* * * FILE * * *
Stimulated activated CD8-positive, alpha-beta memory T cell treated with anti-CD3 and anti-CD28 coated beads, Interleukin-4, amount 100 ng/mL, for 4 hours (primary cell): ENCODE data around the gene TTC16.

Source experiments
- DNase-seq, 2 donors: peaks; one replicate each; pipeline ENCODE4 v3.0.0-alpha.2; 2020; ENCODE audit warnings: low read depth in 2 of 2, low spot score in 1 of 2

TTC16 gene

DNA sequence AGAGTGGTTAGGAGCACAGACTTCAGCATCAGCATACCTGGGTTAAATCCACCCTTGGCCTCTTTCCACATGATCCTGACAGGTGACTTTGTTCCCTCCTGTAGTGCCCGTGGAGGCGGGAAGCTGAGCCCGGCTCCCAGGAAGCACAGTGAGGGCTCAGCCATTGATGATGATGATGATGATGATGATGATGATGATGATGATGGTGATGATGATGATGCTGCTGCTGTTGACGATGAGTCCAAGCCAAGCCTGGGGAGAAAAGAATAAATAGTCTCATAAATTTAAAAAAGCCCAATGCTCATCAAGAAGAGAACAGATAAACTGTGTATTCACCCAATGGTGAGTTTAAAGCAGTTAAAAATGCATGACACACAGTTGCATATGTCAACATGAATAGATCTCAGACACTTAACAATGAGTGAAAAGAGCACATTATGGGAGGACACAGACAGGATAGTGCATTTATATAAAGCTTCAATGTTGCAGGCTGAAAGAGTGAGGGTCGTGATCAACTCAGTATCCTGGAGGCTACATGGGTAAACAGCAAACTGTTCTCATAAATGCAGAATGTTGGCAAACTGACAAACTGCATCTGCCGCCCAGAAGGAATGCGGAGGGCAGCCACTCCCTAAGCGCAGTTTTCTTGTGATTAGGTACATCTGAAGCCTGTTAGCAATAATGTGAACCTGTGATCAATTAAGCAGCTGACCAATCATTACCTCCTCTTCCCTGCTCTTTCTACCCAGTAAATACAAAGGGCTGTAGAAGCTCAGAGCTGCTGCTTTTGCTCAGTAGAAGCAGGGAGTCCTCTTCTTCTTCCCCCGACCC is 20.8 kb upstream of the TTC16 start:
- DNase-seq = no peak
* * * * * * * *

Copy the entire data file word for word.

Stimulated activated CD8-positive, alpha-beta memory T cell treated with anti-CD3 and anti-CD28 coated beads, Interleukin-4, amount 100 ng/mL, for 4 hours (primary cell): ENCODE data around the gene TTC16.

Source experiments
- DNase-seq, 2 donors: peaks; one replicate each; pipeline ENCODE4 v3.0.0-alpha.2; 2020; ENCODE audit warnings: low read depth in 2 of 2, low spot score in 1 of 2

TTC16 gene

DNA sequence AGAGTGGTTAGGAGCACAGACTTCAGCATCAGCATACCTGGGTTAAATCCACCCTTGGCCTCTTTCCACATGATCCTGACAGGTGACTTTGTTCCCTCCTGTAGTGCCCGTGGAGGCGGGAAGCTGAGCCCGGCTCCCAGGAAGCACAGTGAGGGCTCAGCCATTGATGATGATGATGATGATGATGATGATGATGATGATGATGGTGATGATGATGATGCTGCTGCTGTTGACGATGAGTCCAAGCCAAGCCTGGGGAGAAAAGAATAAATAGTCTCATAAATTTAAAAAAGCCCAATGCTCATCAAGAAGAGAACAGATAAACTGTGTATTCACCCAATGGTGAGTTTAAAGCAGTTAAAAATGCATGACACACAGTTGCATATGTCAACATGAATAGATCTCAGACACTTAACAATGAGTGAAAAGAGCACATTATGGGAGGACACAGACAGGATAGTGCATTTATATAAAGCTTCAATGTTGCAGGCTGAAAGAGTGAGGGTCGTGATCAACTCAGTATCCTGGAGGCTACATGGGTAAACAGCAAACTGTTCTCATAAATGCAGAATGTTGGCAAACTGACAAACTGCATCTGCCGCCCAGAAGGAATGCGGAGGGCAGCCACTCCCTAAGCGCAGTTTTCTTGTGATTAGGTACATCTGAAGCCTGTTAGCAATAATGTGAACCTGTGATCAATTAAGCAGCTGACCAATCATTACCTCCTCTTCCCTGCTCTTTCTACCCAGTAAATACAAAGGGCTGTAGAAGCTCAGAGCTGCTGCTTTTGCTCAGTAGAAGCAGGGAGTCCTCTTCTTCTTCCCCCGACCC is 20.8 kb upstream of the TTC16 start:
- DNase-seq = no peak